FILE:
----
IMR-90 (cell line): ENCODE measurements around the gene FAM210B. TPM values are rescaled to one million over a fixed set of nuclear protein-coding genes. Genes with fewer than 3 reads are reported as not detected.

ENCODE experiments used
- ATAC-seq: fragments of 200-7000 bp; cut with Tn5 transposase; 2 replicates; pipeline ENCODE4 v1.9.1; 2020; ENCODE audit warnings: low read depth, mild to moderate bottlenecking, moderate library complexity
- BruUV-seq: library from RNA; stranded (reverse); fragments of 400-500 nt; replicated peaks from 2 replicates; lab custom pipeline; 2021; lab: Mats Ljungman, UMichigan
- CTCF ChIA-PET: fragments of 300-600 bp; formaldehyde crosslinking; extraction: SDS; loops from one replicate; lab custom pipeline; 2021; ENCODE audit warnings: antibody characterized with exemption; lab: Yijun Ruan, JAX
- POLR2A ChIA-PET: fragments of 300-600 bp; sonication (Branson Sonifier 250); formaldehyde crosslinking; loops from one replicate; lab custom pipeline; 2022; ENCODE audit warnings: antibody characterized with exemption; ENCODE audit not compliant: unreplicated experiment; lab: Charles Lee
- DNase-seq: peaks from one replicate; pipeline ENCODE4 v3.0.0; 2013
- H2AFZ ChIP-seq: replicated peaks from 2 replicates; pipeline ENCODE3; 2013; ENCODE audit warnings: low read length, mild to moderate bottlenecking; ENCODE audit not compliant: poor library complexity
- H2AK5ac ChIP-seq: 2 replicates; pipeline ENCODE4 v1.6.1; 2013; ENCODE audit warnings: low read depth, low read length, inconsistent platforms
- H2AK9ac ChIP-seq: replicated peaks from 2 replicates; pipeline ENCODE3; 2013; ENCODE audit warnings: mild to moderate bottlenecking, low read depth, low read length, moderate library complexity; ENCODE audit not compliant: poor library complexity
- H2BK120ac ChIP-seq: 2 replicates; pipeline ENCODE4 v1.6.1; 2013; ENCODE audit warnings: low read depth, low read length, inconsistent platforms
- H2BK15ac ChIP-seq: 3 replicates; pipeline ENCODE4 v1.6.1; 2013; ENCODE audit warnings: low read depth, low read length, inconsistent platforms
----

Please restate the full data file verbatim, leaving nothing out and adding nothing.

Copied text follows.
IMR-90 (cell line): ENCODE measurements around the gene FAM210B. TPM values are rescaled to one million over a fixed set of nuclear protein-coding genes. Genes with fewer than 3 reads are reported as not detected.

ENCODE experiments used
- ATAC-seq: fragments of 200-7000 bp; cut with Tn5 transposase; 2 replicates; pipeline ENCODE4 v1.9.1; 2020; ENCODE audit warnings: low read depth, mild to moderate bottlenecking, moderate library complexity
- BruUV-seq: library from RNA; stranded (reverse); fragments of 400-500 nt; replicated peaks from 2 replicates; lab custom pipeline; 2021; lab: Mats Ljungman, UMichigan
- CTCF ChIA-PET: fragments of 300-600 bp; formaldehyde crosslinking; extraction: SDS; loops from one replicate; lab custom pipeline; 2021; ENCODE audit warnings: antibody characterized with exemption; lab: Yijun Ruan, JAX
- POLR2A ChIA-PET: fragments of 300-600 bp; sonication (Branson Sonifier 250); formaldehyde crosslinking; loops from one replicate; lab custom pipeline; 2022; ENCODE audit warnings: antibody characterized with exemption; ENCODE audit not compliant: unreplicated experiment; lab: Charles Lee
- DNase-seq: peaks from one replicate; pipeline ENCODE4 v3.0.0; 2013
- H2AFZ ChIP-seq: replicated peaks from 2 replicates; pipeline ENCODE3; 2013; ENCODE audit warnings: low read length, mild to moderate bottlenecking; ENCODE audit not compliant: poor library complexity
- H2AK5ac ChIP-seq: 2 replicates; pipeline ENCODE4 v1.6.1; 2013; ENCODE audit warnings: low read depth, low read length, inconsistent platforms
- H2AK9ac ChIP-seq: replicated peaks from 2 replicates; pipeline ENCODE3; 2013; ENCODE audit warnings: mild to moderate bottlenecking, low read depth, low read length, moderate library complexity; ENCODE audit not compliant: poor library complexity
- H2BK120ac ChIP-seq: 2 replicates; pipeline ENCODE4 v1.6.1; 2013; ENCODE audit warnings: low read depth, low read length, inconsistent platforms
- H2BK15ac ChIP-seq: 3 replicates; pipeline ENCODE4 v1.6.1; 2013; ENCODE audit warnings: low read depth, low read length, inconsistent platforms